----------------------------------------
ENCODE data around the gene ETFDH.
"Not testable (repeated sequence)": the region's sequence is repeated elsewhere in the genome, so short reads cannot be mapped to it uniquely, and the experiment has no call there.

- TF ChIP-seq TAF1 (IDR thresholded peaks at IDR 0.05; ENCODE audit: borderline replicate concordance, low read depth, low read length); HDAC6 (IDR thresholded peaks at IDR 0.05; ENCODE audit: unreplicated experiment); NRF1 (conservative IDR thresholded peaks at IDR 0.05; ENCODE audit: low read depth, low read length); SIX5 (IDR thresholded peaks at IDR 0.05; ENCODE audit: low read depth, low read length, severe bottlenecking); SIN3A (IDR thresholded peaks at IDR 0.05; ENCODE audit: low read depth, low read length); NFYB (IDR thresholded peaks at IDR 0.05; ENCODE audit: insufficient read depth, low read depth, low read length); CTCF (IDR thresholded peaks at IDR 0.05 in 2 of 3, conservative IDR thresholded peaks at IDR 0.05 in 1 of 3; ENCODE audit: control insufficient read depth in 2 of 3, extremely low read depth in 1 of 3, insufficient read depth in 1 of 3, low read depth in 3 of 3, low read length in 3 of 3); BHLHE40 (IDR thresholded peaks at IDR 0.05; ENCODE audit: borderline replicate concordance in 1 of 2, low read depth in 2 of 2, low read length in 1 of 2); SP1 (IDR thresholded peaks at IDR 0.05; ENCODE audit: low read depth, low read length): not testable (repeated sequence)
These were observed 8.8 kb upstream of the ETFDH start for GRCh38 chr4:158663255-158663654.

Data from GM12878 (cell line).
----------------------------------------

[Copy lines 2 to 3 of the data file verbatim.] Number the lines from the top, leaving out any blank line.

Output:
"Not testable (repeated sequence)": the region's sequence is repeated elsewhere in the genome, so short reads cannot be mapped to it uniquely, and the experiment has no call there.

- TF ChIP-seq TAF1 (IDR thresholded peaks at IDR 0.05; ENCODE audit: borderline replicate concordance, low read depth, low read length); HDAC6 (IDR thresholded peaks at IDR 0.05; ENCODE audit: unreplicated experiment); NRF1 (conservative IDR thresholded peaks at IDR 0.05; ENCODE audit: low read depth, low read length); SIX5 (IDR thresholded peaks at IDR 0.05; ENCODE audit: low read depth, low read length, severe bottlenecking); SIN3A (IDR thresholded peaks at IDR 0.05; ENCODE audit: low read depth, low read length); NFYB (IDR thresholded peaks at IDR 0.05; ENCODE audit: insufficient read depth, low read depth, low read length); CTCF (IDR thresholded peaks at IDR 0.05 in 2 of 3, conservative IDR thresholded peaks at IDR 0.05 in 1 of 3; ENCODE audit: control insufficient read depth in 2 of 3, extremely low read depth in 1 of 3, insufficient read depth in 1 of 3, low read depth in 3 of 3, low read length in 3 of 3); BHLHE40 (IDR thresholded peaks at IDR 0.05; ENCODE audit: borderline replicate concordance in 1 of 2, low read depth in 2 of 2, low read length in 1 of 2); SP1 (IDR thresholded peaks at IDR 0.05; ENCODE audit: low read depth, low read length): not testable (repeated sequence)